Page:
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  • By Johnny Payne

Trois Matelots du Port de Brest

Three ships sailed on a sea’s soft swell,

a small sea, but one full of wrecks.

In those wrecks, drowned men, their spent bones

and from those bones, reefs, furred with moss.

By them swam fish, bright as deep sun shafts.

In those shafts, flecks of gold in drifts.

On the beach, sand cleaved in big drifts.

Their edges seemed to shrink and swell.

The dunes curved; sole things split by shafts

of light, as if they were old wrecks

all void of fish, flecks, reefs, or moss

but yes, filled with dead men’s spent bones.

Wind swept the sea, chilled men’s warm bones.

Most died. The ship was left to drift.

Planks cracked; each fresh corpse smelled like moss

and with its rot, the soft flesh swelled

the way oak trees do when ships wreck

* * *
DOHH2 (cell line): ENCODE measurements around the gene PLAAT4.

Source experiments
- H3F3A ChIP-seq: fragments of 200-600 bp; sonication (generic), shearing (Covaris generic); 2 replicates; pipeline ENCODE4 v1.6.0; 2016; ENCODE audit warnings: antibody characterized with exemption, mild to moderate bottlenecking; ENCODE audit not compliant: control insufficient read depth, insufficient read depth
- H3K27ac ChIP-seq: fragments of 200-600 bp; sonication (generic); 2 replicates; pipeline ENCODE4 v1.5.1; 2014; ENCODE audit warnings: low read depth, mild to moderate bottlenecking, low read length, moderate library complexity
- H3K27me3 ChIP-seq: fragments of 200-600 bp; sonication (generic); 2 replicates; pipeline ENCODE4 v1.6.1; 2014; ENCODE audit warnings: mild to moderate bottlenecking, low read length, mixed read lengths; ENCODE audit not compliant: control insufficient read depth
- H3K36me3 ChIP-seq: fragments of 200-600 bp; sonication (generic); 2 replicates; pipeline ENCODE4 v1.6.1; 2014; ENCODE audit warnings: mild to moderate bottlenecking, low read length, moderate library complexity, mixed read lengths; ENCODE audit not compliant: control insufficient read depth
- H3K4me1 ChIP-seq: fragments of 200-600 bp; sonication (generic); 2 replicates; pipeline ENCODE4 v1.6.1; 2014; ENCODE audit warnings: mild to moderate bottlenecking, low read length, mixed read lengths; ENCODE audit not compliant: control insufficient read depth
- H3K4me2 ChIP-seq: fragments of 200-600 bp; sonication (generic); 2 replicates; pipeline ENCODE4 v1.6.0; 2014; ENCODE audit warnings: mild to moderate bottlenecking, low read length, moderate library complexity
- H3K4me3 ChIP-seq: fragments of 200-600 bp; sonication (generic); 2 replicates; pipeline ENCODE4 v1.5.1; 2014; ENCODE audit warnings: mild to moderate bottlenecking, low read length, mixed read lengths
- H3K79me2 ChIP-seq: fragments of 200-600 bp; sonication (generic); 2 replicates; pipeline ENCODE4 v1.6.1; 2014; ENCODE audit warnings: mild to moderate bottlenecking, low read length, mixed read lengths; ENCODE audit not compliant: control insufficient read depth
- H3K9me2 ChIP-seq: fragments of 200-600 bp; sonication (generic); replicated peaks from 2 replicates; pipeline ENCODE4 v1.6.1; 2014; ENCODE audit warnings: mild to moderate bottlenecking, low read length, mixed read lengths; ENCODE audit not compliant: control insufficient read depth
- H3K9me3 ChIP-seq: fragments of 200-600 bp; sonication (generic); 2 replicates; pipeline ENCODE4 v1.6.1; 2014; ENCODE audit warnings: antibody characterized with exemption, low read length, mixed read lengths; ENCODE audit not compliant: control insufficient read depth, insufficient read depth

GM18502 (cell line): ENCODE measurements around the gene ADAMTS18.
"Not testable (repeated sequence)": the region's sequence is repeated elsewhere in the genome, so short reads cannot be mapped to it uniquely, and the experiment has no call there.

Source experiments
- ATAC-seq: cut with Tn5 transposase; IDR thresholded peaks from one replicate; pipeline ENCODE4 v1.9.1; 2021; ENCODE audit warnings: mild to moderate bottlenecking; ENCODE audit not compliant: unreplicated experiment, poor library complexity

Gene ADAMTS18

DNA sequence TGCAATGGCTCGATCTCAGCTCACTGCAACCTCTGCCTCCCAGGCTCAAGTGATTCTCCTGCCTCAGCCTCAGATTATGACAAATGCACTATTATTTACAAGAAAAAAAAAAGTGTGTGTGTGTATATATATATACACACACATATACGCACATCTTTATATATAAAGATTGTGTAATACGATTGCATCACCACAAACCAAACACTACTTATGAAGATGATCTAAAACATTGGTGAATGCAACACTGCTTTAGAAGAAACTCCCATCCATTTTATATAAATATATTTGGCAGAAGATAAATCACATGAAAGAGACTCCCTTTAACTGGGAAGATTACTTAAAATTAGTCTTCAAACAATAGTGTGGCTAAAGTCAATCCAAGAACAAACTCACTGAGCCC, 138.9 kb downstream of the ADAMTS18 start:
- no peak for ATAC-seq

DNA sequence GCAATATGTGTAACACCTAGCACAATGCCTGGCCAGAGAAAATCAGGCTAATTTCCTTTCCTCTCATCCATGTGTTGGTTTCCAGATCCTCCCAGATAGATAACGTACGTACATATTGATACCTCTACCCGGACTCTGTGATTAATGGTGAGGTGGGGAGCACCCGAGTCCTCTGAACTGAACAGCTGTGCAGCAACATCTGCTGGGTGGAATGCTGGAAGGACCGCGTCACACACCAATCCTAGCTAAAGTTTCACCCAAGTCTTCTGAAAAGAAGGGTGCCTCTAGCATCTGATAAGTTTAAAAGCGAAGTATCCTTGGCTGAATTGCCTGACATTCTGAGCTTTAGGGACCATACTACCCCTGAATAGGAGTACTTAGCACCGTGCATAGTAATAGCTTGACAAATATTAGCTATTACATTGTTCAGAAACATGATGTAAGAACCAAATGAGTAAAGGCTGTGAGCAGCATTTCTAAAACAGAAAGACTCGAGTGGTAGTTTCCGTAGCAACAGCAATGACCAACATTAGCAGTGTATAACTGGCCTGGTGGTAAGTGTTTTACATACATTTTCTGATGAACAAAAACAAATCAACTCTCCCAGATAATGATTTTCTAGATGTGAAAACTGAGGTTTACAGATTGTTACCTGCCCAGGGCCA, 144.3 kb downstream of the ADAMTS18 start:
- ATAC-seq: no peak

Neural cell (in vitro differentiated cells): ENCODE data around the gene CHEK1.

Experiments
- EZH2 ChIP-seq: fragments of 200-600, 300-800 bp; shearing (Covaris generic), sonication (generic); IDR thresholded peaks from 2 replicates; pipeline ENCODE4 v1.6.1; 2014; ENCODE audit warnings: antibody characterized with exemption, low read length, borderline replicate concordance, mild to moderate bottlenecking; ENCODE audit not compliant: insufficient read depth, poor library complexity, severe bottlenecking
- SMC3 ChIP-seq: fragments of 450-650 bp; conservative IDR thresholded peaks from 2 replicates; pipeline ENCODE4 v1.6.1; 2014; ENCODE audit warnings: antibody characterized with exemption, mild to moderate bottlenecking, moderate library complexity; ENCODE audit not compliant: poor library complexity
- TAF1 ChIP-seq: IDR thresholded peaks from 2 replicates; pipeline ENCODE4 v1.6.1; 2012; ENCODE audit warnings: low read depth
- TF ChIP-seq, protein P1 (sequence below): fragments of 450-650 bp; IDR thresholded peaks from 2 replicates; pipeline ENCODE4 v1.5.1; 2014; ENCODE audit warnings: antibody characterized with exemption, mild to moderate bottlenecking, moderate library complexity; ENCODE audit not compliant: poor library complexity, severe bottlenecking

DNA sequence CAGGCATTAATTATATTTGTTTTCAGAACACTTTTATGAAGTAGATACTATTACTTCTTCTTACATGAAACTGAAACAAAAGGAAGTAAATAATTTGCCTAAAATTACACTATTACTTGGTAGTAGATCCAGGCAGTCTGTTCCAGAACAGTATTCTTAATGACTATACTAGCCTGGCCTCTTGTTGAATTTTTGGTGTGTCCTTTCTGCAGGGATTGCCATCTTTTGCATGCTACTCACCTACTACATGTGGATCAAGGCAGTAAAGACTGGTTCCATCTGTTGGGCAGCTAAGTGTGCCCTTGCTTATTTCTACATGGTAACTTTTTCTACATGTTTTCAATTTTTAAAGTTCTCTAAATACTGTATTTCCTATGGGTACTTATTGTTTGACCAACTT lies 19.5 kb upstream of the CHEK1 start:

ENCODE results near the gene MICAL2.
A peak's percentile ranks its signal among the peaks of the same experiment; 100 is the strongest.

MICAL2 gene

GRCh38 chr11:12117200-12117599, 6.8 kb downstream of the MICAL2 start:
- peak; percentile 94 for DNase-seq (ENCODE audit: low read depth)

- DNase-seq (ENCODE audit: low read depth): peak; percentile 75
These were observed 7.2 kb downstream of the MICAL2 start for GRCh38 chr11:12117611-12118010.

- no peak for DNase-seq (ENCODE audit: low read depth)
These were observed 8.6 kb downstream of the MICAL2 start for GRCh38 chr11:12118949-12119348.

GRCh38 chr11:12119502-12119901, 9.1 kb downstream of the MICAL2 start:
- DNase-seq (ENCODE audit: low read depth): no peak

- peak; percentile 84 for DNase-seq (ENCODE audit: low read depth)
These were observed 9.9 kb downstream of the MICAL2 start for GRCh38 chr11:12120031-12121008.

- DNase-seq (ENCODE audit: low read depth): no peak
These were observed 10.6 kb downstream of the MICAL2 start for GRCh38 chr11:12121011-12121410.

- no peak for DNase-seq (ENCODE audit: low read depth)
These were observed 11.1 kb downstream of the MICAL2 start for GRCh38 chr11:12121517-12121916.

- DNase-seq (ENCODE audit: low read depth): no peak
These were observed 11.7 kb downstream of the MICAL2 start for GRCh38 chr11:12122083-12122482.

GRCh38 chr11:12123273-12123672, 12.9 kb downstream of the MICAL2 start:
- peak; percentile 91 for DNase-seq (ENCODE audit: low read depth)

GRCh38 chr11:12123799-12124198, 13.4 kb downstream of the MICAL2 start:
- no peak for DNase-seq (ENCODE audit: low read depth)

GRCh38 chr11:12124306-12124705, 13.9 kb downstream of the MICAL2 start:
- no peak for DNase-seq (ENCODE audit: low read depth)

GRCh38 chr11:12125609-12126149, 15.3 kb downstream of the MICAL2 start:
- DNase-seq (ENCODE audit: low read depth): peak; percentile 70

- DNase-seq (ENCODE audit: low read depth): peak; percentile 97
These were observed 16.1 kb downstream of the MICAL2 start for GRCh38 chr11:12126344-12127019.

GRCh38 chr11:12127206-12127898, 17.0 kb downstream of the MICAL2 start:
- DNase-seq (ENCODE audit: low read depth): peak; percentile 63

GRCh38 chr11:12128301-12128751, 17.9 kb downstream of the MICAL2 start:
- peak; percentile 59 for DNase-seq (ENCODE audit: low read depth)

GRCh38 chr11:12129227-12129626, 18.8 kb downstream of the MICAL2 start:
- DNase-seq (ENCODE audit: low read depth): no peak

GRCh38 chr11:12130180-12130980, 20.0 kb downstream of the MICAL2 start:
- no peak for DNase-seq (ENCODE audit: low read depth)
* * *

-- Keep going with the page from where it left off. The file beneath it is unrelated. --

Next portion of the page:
until it shrank thin as a shaft.

The Lord’s wrath falls like a sharp shaft.

It fell on these men, cracked their bones

made of their minds a stark mad wreck

as all wits dulled, sheer gone to drift

and souls’ bluff pride, which had once swelled

turned as limp as long-ripped moss.

One such man once lay in soft moss

in the arms of a girl, his shaft

straight, that part of his young self swelled

apt to act, game, like his very bones.

He was left for long weeks to drift

far gone from his doomed ship’s harsh wreck.

From Port du Brest he left, not to wreck

but lie on his love as on moss.

She thinks of him some days, mind drifts

to how his face looked in a shaft

of sun, the thrill of his lean bones

and how, when near him, her heart swelled.

In that moss-clad wreck, one fish drifts

in shafts of light, next to nine bones

swelled, as if to come back to life.

Johnny Payne is Director MFA in Creative Writing at Mount Saint Mary's University in Los Angeles. He has published two previous volumes of poetry, as well as ten novels. In addition, he writes and direct plays in Los Angeles and elsewhere. His plays have been produced professionally and on university stages.

1 Comment

Cindy Erlandson
Cindy Erlandson
Jun 17, 2022

I was never very enamored of sestinas, until I read this one. It is so amazingly woven together!

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